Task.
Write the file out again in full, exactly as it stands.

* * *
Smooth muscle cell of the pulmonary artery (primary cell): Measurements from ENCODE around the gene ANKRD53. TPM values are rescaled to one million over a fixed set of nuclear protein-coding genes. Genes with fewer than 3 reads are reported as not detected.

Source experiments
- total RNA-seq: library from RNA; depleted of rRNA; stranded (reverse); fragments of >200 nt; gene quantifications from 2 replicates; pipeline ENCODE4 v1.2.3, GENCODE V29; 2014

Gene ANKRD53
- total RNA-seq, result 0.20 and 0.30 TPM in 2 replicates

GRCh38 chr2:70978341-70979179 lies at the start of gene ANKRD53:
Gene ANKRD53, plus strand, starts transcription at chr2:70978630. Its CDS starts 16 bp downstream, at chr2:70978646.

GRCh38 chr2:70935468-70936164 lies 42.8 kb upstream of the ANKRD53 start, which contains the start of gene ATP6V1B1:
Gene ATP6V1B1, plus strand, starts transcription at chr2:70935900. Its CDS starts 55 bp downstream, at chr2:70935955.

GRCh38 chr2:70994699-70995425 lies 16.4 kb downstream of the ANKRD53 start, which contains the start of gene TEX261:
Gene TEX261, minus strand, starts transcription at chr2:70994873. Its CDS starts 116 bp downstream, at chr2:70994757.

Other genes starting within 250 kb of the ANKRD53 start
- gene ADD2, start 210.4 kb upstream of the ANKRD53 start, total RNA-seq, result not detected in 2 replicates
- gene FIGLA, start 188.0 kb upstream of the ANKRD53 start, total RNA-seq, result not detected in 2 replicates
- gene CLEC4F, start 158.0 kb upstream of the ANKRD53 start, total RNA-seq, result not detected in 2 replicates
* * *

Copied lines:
Smooth muscle cell of the pulmonary artery (primary cell): Measurements from ENCODE around the gene ANKRD53. TPM values are rescaled to one million over a fixed set of nuclear protein-coding genes. Genes with fewer than 3 reads are reported as not detected.

Source experiments
- total RNA-seq: library from RNA; depleted of rRNA; stranded (reverse); fragments of >200 nt; gene quantifications from 2 replicates; pipeline ENCODE4 v1.2.3, GENCODE V29; 2014

Gene ANKRD53
- total RNA-seq, result 0.20 and 0.30 TPM in 2 replicates

GRCh38 chr2:70978341-70979179 lies at the start of gene ANKRD53:
Gene ANKRD53, plus strand, starts transcription at chr2:70978630. Its CDS starts 16 bp downstream, at chr2:70978646.

GRCh38 chr2:70935468-70936164 lies 42.8 kb upstream of the ANKRD53 start, which contains the start of gene ATP6V1B1:
Gene ATP6V1B1, plus strand, starts transcription at chr2:70935900. Its CDS starts 55 bp downstream, at chr2:70935955.

GRCh38 chr2:70994699-70995425 lies 16.4 kb downstream of the ANKRD53 start, which contains the start of gene TEX261:
Gene TEX261, minus strand, starts transcription at chr2:70994873. Its CDS starts 116 bp downstream, at chr2:70994757.

Other genes starting within 250 kb of the ANKRD53 start
- gene ADD2, start 210.4 kb upstream of the ANKRD53 start, total RNA-seq, result not detected in 2 replicates
- gene FIGLA, start 188.0 kb upstream of the ANKRD53 start, total RNA-seq, result not detected in 2 replicates
- gene CLEC4F, start 158.0 kb upstream of the ANKRD53 start, total RNA-seq, result not detected in 2 replicates